Is Your TENS Treatment Worth $750,000?

by Zenobia Knight on November 2, 2021



Many activities performed daily in medical offices become routine. It is important to always follow best practice guidelines—not just occasionally. The Healthcare Providers Service Organization (HPSO) published a review of a physical therapy negligence case in their “HPSO Physical Therapy Spotlight: Burns.” This case resulted in total incurred expenses of approximately $750,000. The case investigation found breaches in the physical therapy standards of care resulting in a decision to settle the case prior to trial.

The Case – What Occurred?

A patient in his early thirties was referred to physical therapy following an arterial bypass procedure on the right leg. The patient’s medical and social history included morbid obesity, diabetes mellitus, chronic leg pain, a sedentary occupation, and tobacco use. Following a twelve-minute transcutaneous electrical nerve stimulation (TENS) treatment, the therapist noticed two round red marks that appeared to be burns. Thinking the burns were not serious, the therapist applied an antibiotic ointment.


The patient was subsequently diagnosed with third-degree burns which required debridement and skin grafts. Two months after the burn injury, the patient was diagnosed with reflex sympathetic dystrophy which negatively impacted the patient’s ability to return to gainful employment. The loss of employment impacted the patient’s health insurance benefits coverage.


Investigative Findings - Standards of Care Failures

  • The therapist failed to perform sensory testing prior to the TENS treatment.
  • The TENS electrodes were noted to be a little worn.
  • The therapist functioned outside the scope of practice by diagnosing and treating burns without an order. The therapist acknowledged applying antibiotic ointment to the burns.

Employer Liability – Does it Exist?

Is there shared liability? The HPSO malpractice claim was filed against the physical therapist and the employer. The therapist stated in their deposition the employer failed to provide training on the TENS manufacturer’s guidelines. The therapist also acknowledged the employer did not have written policies and procedures describing TENS treatment protocols, guidelines, and contraindications.


Lessons Learned from Case

  • Safeguards are needed to ensure clinicians are consistently adhering to best clinical practices when assessing and treating patients.
  • Private practice owners and managers should understand their risks because of the Doctrine Respondeat Superior, which holds an employer liable for the negligent acts of employees when the actions are performed within the scope of employment.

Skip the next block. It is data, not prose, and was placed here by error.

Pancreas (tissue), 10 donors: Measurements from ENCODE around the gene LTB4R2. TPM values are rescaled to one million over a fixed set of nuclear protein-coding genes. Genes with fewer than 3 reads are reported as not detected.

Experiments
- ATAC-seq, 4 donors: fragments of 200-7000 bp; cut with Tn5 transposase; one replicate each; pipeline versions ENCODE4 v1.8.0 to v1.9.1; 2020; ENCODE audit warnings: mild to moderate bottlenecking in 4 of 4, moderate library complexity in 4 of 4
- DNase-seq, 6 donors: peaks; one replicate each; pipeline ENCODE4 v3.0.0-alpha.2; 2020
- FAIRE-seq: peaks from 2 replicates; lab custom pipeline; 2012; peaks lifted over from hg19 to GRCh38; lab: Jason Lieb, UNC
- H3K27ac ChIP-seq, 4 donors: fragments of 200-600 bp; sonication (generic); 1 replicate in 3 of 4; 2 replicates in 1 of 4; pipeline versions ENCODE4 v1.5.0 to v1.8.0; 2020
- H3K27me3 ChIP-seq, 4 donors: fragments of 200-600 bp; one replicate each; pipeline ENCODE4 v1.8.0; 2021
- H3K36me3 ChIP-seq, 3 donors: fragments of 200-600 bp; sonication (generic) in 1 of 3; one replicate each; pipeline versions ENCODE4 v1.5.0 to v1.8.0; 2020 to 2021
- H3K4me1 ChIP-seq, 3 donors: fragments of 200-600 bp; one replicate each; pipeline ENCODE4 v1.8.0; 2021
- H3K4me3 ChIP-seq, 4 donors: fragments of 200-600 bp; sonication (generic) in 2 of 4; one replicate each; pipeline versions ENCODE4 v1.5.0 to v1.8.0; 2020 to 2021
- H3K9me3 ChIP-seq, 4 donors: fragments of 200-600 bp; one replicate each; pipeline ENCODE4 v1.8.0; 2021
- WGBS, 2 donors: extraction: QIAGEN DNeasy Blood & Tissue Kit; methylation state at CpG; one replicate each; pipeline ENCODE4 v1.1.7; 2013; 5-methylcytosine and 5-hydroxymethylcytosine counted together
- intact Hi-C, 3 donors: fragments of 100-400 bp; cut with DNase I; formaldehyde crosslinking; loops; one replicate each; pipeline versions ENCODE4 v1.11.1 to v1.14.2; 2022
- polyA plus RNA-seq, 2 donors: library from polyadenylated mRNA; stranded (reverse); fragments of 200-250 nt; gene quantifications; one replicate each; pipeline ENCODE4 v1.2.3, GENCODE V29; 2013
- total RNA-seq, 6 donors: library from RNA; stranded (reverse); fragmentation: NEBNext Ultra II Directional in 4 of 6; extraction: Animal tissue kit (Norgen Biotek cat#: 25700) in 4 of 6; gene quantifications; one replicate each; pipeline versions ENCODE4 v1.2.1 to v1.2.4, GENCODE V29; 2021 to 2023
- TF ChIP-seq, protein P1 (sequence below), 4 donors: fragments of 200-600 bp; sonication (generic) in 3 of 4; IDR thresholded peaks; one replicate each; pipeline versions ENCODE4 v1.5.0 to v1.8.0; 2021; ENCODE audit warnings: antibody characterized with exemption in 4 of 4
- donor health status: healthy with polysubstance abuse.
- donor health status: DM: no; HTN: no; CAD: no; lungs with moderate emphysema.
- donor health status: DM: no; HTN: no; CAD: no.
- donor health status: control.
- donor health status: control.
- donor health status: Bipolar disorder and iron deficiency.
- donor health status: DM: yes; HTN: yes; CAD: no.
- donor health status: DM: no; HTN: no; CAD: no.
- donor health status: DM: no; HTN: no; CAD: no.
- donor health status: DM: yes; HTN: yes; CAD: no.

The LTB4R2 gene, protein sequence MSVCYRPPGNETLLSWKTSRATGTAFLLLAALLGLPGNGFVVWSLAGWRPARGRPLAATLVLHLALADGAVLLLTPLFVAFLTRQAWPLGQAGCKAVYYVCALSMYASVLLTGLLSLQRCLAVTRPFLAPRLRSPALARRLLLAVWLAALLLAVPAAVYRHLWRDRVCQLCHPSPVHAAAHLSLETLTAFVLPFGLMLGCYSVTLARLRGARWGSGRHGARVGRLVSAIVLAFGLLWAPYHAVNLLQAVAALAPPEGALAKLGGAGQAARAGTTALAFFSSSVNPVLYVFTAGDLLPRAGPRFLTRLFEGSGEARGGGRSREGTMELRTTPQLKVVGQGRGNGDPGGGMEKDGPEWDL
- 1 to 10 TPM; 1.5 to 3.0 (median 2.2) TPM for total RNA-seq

• Written policies and procedures are needed for treatment and therapeutic modalities utilized by therapists in the clinic. In addition, there should be documented staff training on the policies and procedures to ensure competence.
  • The guidelines on inspecting and testing equipment and related supplies prior to patient use should be clear and the implementation of the guidelines enforced.
  • Clinicians must practice within their scope of practice.
  • Changes in a patient’s condition should be communicated to the referring provider.

According to the “HPSO Physical Therapy Spotlight: Burns,” burns were 16.4 percent of all closed claims in the 2020 claim report dataset. Costs associated with burn claims increased 35.2 percent from the 2016 dataset to the 2020 claims dataset. Some key questions to ask yourself:

  • Do your clinic observations and documentation reviews demonstrate that clinicians are appropriately assessing sensation prior to the application of heat and electrical modalities?
  • Are clinicians adhering to the manufacturer’s guidelines and clinical best practices when administering modalities?
  • Is there adequate patient monitoring during modality treatments?
  • What safeguards does your practice have to minimize risk of malpractice allegations?
  • How comprehensive is your risk management program?
  • Are external auditors and consultants used to help you in identifying areas of risk and ways to mitigate those risks?

How LW Consulting, Inc. Can Help

  • LW Consulting, Inc. (LWCI) conducts clinical documentation audits include billing and coding (ICD-10 and CPT).
    • Regulatory compliance
    • Best clinical practice
  • LWCI conducts scheduling audits to assess risks regarding Impossible Day Scenario billing.
  • LWCI provides appeals and denials consulting support for denied claims for all settings.
  • LWCI assists clients in developing Patient Care Policies and Procedures.
  • LWCI assists clients with developing and conducting Staff Competency Training with Attestation Acknowledgement.
  • LWCI offers a “New Hire Series Training for Outpatient Therapy Providers” which supports the clinic’s New Hire and On-Boarding Policies and Procedures.


LW Consulting, Inc. can assist you with your compliance program and/or conduct a documentation and coding audit. Contact Deborah Alexander at 717-213-3122 or email

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Topics: Compliance